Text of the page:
How To Write A Wonderful Picture Book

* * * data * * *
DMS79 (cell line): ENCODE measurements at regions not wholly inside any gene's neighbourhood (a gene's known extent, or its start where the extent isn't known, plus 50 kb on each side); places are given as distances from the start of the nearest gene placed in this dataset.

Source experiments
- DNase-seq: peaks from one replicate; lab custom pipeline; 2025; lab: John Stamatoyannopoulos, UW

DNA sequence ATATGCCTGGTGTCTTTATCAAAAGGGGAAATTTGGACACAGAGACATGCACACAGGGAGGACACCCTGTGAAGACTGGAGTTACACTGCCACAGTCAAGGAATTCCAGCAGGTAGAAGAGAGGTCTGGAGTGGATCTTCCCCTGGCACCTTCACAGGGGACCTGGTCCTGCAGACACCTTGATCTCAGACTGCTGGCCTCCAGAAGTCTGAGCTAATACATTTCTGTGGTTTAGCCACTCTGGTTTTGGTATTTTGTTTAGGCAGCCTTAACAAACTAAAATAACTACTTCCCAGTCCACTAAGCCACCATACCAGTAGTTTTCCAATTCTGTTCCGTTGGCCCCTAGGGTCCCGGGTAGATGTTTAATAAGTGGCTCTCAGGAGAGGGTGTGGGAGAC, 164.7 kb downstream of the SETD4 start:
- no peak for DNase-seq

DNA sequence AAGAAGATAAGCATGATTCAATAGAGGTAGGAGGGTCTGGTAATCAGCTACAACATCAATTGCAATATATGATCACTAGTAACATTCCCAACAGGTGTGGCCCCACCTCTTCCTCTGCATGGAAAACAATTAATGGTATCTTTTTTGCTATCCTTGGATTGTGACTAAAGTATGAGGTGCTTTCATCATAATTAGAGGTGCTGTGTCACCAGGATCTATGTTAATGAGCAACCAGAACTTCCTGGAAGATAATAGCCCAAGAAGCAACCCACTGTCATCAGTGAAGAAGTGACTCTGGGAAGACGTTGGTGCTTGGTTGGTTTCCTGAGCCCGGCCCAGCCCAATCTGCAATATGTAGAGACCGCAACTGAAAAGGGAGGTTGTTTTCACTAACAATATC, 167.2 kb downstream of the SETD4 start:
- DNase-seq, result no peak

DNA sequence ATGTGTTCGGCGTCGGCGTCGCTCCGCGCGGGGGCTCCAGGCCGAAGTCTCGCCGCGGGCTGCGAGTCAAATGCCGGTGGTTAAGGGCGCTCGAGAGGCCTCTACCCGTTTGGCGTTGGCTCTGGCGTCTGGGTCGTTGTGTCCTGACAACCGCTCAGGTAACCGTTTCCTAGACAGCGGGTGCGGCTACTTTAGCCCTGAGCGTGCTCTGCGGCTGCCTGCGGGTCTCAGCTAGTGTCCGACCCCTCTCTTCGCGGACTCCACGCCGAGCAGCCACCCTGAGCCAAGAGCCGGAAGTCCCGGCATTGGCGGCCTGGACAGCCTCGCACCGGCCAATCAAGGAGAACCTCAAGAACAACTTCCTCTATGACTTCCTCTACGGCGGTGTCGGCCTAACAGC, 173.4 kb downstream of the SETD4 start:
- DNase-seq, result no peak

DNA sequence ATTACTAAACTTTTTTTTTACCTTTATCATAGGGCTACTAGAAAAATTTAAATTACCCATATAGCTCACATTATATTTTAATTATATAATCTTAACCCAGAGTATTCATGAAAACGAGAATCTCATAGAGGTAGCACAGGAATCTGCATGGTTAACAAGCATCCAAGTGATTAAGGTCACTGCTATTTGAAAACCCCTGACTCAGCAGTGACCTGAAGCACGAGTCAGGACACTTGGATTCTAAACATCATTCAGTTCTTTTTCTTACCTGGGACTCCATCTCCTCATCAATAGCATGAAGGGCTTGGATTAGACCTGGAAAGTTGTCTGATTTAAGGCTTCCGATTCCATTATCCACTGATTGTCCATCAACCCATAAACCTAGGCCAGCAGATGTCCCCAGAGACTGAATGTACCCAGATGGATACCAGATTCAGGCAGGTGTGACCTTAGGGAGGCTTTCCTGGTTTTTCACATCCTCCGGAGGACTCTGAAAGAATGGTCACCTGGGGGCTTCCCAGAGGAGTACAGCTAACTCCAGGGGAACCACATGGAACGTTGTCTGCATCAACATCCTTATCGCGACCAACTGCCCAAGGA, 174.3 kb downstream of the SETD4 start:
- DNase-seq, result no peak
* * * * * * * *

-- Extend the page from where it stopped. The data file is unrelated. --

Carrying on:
From Allan Ahlberg to Dr Seuss, picture books matter because they create the foundations of a child’s reading life – and you never know what a difference your own book could make. Once upon a bicycle, so they say, a jolly postman came one day, from over the hills and far away. Or: I do not like green eggs and ham. I do not like them, Sam-I-am! Or:  Silly old Fox, doesn’t he know, there’s no such thing as a Gruffalo. These are just a few of the all-time classics, quotes that stick in your head long after you\'ve stopped reading the books yourself only to come back around when you hear them read to children later in life or even read them yourself to your kids. As such, there’s a timelessness to children’s picture books, which makes them great to write – and a picture book draft is a draft like no other. Read on for valuable tips on how to create a picture book that children will love for generations to come. Tip #1: Write Memorable Characters A sure-fire way to delight children of all ages is to populate your book with joyful characters like the Enormous Crocodile, Winnie the Witch, the Highway Rat, Sam-I-Am, Sir Charlie Stinky Socks, or Spot the Dog. Start by asking yourself if there\'s an animal or idea you feel an affinity for. Then, start to create connections from there! Let’s say you’ll write about a puppy. Maybe from there you’ll think up a chewed-up toy he’s attached to. Or a child (maybe his owner) he wants to follow to school. There’s all sorts of links to be mind-mapping from this. Sometimes, a simpler story is what works best, too. An enormous crocodile who wants a child for dinner (The Enormous Crocodile). A postman delivering letters to the Big Bad Wolf, to the Witch, to Baby Bear, Goldilocks and Cinderella (The Jolly Postman). Aliens who come to earth to wear underpants (Aliens Love Underpants). Also, who will meet who? The jolly Postman meets fairy tale characters. Max meets the Wild Things (Where the Wild Things are). Jemima Puddle-Duck meets a fox (The Tale of Jemima Puddle-Duck). Mouse meets Gruffalo (The Gruffalo). The very hungry Caterpillar meets chocolate cake, ice-cream cones, pickles and cheese (The Very Hungry Caterpillar). Most children remember iconic characters like the Cat in the Hat as they grow up, long after all the rhythmic intricacies have faded from mind (vital as these are; much as the rhymes of Dr Seuss or Julia Donaldson linger with us, too). Try to give your characters a quirk – a Cat with a hat, Beatrix Potter’s Peter Rabbit with his blue jacket, Aliens who love (and wear) Underpants, or the more unusual fairy tale characters from Roald Dahl’s Revolting Rhymes. Create vivid characters to linger in children’s minds, whom they’ll want to return to. Tip #2: Repetition Speaking of returning, repetition might be discouraged in fiction writing -- but not in picture books. Repetition is a source of huge fun and suspense for children, reeling in attention and building anticipation. In Funny Bones, for example, Allan Ahlberg opens the story with relish: In a dark, dark town there was a dark, dark street, and in the dark, dark street there was a dark, dark house, and in the dark, dark house there were some dark, dark stairs, and down the dark, dark stairs there was a dark, dark cellar, and in the dark, dark cellar … three skeletons lived! By the time we get to those skeletons, we’re very ready to meet them and spend time with them! In The Very Hungry Caterpillar by Eric Carle, a caterpillar gets hungrier and hungrier. Each day, ‘he was still hungry’. We’re told (and want to know) about his increasing amount of foods and what’s eaten each day, until the caterpillar gets stomach ache. There’s a rhythmic quality to repetition, too, e.g. descriptions in The Gruffalo by Julia Donaldson, where the Gruffalo, in Mouse’s descriptions, has ‘terrible tusks and terrible claws, and terrible teeth in his terrible jaws’. Later he has ‘knobbly knees, and turned-out toes, and a poisonous wart at the end of his nose’. After the build-up, it’s an exciting moment when we and Mouse get face-to-face with the Gruffalo in the woods. Tip #3: Strong Beginnings And Fun Endings It\'s true for any kind of writing, but with children it\'s even more-so: if you don\'t grab the reader right away, they\'re gone. So be sure that your beginning comes out of the gate strong and exciting, giving a sense of the story and the character and the world all in a few lines. And then, when you get to the ending, keep in mind that kids are smarter than they get credit for. Don\'t be afraid of a surprise ending, something that might make them (or their parents) laugh -- because that positive last experience will be the thing that keeps bringing them back to your book over and over again. Tip #4: Rhyme And Rhythm Rhyming in picture books means additional care and work – and you can still create wonderful rhythm in prose without rhyme – yet rhyme is still worth exploring if you’re confident or just passionate about doing this. If poetry is something you\'re familiar with, crack on! If it\'s new to you, let\'s take a moment to explore: The most common rhyme style, the one Shakespeare often used, is called \'iambic pentameter\' -- a line of ten syllables, alternating stressed and unstressed. Think about the sound of a human heart and you\'ve got it: Da DUM da DUM da DUM da DUM da DUM. That’s all it takes! Ten syllables or five iambic \'feet\' to create your framework. There are other forms of poetic styles you could also try writing, and Stephen Fry’s The Ode Less Travelled is a good book to invest in if you’re keen to be exploring this. You may also like to invest in a copy of The Poet’s Manual and Rhyming Dictionary to help you. Children’s publisher Nosy Crow has written a great blog post on rhyming in children’s books, well worth a read, too. Tip #5: Writing A Good Baddie Not every story needs a villain, but if you\'re thinking about a story that includes one, the best way to write ‘baddies’ and darker elements in picture books is to make these elements comic. Take the scariness out so that children laugh instead. For example, Roald Dahl’s comic gift lies in the mischief of books like The Enormous Crocodile, about a thwarted crocodile looking for a yummy child to eat (before he’s smacked into the sun). Dahl’s crocodile is only funny because he\'s painted as an object of fun. The rest of the jungle hates him, and after the crocodile finds the children, jungle animals appear in turn to warn them to look out. Finally, the elephant hurls the crocodile by his tail up into the sky – where he’s ‘sizzled up like a sausage’. A similar thing happens when the Mouse makes the scary Gruffalo convinced he’s the monster, and ‘now my tummy’s beginning to rumble – my favourite food is – Gruffalo Crumble!\' -- and off the Gruffalo runs. Don’t Eat the Teacher by Nick Ward is also hilarious, even if it wouldn’t very funny in real life. Sammy the Shark happily eats everything on his first day of school because he’s so excited, which translates into hilarity. Skeletons (Funny Bones), witches (Winnie the Witch), monsters (Where the Wild Things are), or vampires and werewolves (Well, I Never!) are absolutely ‘writable’ in picture books. Just remember to translate that darkness into something funny and silly. You need to make your readers laugh. Tip #6: Thinking About Illustration Are you wondering if you need to illustrate your own picture book? A picture book is often a collaborative book between writer and illustrator. Sometimes writers are also illustrators, like Maurice Sendak -- but often, we think of the great duos like Roald Dahl and Quentin Blake, or Julia Donaldson and Axel Scheffler. If you can\'t draw a lick, don\'t worry! You don\'t always need an illustrator to write your picture book, and a good publisher can match you to the right artist for bringing your story to life. Keep in mind that you should keep the in-text descriptions sparse where you know pictures will be conveying details, too. A reasonable word limit for your picture book should be about 700 words – but that should be enough to give illustrators an idea of what they need to depict. Tip #7: Read It Aloud Whether you\'re writing in rhyme or not, you should read your work aloud as you\'re working on it! After all, most children\'s books are read aloud at one point or another -- by parents, by teachers, by librarians, even by precocious children themselves -- and you\'ll know when you read it what\'s working and what\'s not. If you have them available, it\'s worth it to read other picture books as well. Consider it market research: you\'ll get a sense of what works to you, what excites your ear -- and if your inner child is into your work just like it was into Dr. Seuss or Maurice Sendak (or whomever else!), then you\'re on the right path for sure. Happy writing!! If you\'re looking for a bit more support, consider our picture book course and peek at our interview with Pippa Goodhart. If you’re further along than that, and in need of editorial feedback for your picture book, you’ve come to the right place, too. We can\'t wait to read your tale (aloud)! Jericho Writers is a global membership group for writers, providing everything you need to get published. Keep up with our news, membership offers, and updates by signing up to our newsletter. For more writing articles take a look at our blog page or join our free writer\'s community.